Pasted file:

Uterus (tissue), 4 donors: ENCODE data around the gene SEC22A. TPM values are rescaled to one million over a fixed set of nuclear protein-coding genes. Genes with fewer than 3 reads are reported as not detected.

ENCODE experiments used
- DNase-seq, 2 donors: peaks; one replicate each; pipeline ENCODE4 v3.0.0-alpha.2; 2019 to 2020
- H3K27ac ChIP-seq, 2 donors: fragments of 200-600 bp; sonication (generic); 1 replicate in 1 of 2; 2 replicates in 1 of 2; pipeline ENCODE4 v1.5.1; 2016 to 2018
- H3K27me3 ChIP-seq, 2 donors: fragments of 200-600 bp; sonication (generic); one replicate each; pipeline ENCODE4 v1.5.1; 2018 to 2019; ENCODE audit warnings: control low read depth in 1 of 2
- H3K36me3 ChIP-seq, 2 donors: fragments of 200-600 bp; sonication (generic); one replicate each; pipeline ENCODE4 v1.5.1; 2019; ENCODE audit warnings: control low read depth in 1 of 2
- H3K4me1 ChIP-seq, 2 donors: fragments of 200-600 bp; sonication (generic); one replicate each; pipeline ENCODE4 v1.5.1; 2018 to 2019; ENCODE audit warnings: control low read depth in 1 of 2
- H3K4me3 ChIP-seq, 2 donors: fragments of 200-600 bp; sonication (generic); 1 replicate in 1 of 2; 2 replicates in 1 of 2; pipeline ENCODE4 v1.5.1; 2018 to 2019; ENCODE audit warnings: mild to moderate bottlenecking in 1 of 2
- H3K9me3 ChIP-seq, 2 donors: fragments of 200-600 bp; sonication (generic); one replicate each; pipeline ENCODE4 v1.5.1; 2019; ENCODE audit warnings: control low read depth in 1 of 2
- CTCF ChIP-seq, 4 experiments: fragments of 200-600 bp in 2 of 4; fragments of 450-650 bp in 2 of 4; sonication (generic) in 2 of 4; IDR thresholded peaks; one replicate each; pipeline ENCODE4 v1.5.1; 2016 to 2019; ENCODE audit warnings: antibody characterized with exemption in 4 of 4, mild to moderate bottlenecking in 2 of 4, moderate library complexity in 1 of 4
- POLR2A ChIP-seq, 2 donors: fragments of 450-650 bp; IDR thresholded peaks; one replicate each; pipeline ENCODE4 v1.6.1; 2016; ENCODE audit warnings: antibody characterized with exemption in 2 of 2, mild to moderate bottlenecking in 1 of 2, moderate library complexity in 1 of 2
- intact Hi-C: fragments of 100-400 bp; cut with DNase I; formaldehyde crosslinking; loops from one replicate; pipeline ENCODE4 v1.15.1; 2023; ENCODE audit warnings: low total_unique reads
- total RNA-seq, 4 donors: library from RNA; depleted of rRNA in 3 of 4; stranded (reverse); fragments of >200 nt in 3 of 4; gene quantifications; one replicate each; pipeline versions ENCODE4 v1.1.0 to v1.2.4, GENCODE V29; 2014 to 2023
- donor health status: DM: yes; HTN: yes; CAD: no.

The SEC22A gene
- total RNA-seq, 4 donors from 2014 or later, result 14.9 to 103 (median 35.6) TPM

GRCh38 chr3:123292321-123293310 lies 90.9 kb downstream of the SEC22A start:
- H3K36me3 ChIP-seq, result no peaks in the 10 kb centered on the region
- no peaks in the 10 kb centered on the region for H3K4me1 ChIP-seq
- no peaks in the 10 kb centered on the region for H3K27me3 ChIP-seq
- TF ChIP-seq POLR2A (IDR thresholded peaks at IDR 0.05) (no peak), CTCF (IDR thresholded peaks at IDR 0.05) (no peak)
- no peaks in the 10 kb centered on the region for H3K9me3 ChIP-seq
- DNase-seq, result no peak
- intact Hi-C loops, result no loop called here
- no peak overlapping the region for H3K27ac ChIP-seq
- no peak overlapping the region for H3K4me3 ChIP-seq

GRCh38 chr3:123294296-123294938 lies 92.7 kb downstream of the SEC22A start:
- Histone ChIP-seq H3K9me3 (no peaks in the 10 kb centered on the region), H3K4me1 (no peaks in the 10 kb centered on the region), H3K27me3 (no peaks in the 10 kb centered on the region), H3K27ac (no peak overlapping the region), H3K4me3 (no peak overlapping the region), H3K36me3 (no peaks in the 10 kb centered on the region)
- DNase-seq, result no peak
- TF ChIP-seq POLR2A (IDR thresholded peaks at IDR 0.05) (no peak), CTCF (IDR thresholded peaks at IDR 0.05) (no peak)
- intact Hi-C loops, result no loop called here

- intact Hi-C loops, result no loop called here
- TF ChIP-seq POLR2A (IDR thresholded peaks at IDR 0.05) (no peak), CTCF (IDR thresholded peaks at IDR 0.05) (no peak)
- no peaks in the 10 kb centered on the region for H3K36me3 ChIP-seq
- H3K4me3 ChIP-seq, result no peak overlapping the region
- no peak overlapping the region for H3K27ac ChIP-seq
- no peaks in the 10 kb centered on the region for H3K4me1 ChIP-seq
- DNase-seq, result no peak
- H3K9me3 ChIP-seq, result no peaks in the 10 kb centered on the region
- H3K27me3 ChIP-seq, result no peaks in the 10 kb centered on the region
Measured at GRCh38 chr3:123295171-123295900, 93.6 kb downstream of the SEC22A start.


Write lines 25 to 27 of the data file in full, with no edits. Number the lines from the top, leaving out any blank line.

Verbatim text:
- no peak overlapping the region for H3K27ac ChIP-seq
- no peak overlapping the region for H3K4me3 ChIP-seq

GRCh38 chr3:123294296-123294938 lies 92.7 kb downstream of the SEC22A start: